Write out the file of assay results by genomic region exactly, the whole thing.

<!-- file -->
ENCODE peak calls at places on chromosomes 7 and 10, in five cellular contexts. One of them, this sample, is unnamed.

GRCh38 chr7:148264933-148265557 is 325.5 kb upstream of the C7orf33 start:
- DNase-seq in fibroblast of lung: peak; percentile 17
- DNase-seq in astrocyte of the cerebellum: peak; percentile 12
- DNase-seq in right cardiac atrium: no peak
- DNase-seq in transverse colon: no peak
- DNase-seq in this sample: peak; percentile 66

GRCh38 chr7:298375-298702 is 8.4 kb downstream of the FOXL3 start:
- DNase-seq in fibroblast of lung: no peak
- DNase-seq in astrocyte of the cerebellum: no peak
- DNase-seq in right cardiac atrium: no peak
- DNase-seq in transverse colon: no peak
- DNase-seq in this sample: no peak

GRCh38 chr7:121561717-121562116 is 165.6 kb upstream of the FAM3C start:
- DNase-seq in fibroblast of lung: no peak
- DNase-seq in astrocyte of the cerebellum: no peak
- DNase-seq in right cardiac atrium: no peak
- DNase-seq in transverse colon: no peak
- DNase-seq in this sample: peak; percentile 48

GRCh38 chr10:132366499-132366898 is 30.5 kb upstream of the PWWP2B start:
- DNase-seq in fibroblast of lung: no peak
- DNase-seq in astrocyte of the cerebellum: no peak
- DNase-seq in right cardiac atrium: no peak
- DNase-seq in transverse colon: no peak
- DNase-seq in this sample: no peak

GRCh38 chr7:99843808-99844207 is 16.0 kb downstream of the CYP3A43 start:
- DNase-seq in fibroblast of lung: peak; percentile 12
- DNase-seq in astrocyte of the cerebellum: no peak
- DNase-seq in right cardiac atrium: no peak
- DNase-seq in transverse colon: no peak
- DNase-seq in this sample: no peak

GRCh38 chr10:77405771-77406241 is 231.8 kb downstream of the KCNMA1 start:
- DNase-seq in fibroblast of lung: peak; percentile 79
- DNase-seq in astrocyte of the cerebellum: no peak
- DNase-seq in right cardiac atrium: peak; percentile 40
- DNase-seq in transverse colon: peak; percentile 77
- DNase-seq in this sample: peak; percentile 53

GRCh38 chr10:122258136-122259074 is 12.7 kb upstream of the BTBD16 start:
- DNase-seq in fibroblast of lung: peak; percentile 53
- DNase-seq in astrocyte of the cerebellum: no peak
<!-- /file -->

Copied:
ENCODE peak calls at places on chromosomes 7 and 10, in five cellular contexts. One of them, this sample, is unnamed.

GRCh38 chr7:148264933-148265557 is 325.5 kb upstream of the C7orf33 start:
- DNase-seq in fibroblast of lung: peak; percentile 17
- DNase-seq in astrocyte of the cerebellum: peak; percentile 12
- DNase-seq in right cardiac atrium: no peak
- DNase-seq in transverse colon: no peak
- DNase-seq in this sample: peak; percentile 66

GRCh38 chr7:298375-298702 is 8.4 kb downstream of the FOXL3 start:
- DNase-seq in fibroblast of lung: no peak
- DNase-seq in astrocyte of the cerebellum: no peak
- DNase-seq in right cardiac atrium: no peak
- DNase-seq in transverse colon: no peak
- DNase-seq in this sample: no peak

GRCh38 chr7:121561717-121562116 is 165.6 kb upstream of the FAM3C start:
- DNase-seq in fibroblast of lung: no peak
- DNase-seq in astrocyte of the cerebellum: no peak
- DNase-seq in right cardiac atrium: no peak
- DNase-seq in transverse colon: no peak
- DNase-seq in this sample: peak; percentile 48

GRCh38 chr10:132366499-132366898 is 30.5 kb upstream of the PWWP2B start:
- DNase-seq in fibroblast of lung: no peak
- DNase-seq in astrocyte of the cerebellum: no peak
- DNase-seq in right cardiac atrium: no peak
- DNase-seq in transverse colon: no peak
- DNase-seq in this sample: no peak

GRCh38 chr7:99843808-99844207 is 16.0 kb downstream of the CYP3A43 start:
- DNase-seq in fibroblast of lung: peak; percentile 12
- DNase-seq in astrocyte of the cerebellum: no peak
- DNase-seq in right cardiac atrium: no peak
- DNase-seq in transverse colon: no peak
- DNase-seq in this sample: no peak

GRCh38 chr10:77405771-77406241 is 231.8 kb downstream of the KCNMA1 start:
- DNase-seq in fibroblast of lung: peak; percentile 79
- DNase-seq in astrocyte of the cerebellum: no peak
- DNase-seq in right cardiac atrium: peak; percentile 40
- DNase-seq in transverse colon: peak; percentile 77
- DNase-seq in this sample: peak; percentile 53

GRCh38 chr10:122258136-122259074 is 12.7 kb upstream of the BTBD16 start:
- DNase-seq in fibroblast of lung: peak; percentile 53
- DNase-seq in astrocyte of the cerebellum: no peak